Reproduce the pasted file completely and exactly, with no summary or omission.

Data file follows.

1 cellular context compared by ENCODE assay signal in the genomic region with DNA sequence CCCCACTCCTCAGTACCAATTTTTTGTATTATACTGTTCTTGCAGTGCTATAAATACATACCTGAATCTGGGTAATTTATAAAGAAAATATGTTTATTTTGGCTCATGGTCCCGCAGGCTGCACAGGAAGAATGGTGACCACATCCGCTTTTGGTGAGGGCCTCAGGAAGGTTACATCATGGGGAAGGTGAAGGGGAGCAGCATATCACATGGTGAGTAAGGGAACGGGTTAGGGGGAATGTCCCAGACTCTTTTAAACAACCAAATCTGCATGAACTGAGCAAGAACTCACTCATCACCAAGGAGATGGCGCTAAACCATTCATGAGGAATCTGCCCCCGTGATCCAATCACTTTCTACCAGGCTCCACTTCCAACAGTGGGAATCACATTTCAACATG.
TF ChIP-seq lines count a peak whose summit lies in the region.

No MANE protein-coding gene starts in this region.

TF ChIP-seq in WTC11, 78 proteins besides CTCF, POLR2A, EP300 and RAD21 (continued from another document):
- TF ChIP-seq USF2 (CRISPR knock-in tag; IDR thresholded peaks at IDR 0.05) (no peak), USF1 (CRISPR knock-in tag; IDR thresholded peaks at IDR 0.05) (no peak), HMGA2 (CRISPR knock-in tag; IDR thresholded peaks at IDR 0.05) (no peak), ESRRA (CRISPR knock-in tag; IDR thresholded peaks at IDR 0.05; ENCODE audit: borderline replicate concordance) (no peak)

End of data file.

1 cellular context compared by ENCODE assay signal in the genomic region with DNA sequence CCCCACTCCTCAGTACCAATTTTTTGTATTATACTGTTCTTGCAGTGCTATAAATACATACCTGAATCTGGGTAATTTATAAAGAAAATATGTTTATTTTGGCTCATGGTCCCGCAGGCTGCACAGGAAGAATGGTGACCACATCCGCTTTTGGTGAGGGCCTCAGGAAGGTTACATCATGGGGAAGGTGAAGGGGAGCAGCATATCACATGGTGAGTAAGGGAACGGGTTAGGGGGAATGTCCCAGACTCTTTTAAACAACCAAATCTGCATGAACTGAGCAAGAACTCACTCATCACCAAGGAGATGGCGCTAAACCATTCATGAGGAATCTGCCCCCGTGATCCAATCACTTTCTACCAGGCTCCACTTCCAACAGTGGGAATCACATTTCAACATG.
TF ChIP-seq lines count a peak whose summit lies in the region.

No MANE protein-coding gene starts in this region.

TF ChIP-seq in WTC11, 78 proteins besides CTCF, POLR2A, EP300 and RAD21 (continued from another document):
- TF ChIP-seq USF2 (CRISPR knock-in tag; IDR thresholded peaks at IDR 0.05) (no peak), USF1 (CRISPR knock-in tag; IDR thresholded peaks at IDR 0.05) (no peak), HMGA2 (CRISPR knock-in tag; IDR thresholded peaks at IDR 0.05) (no peak), ESRRA (CRISPR knock-in tag; IDR thresholded peaks at IDR 0.05; ENCODE audit: borderline replicate concordance) (no peak)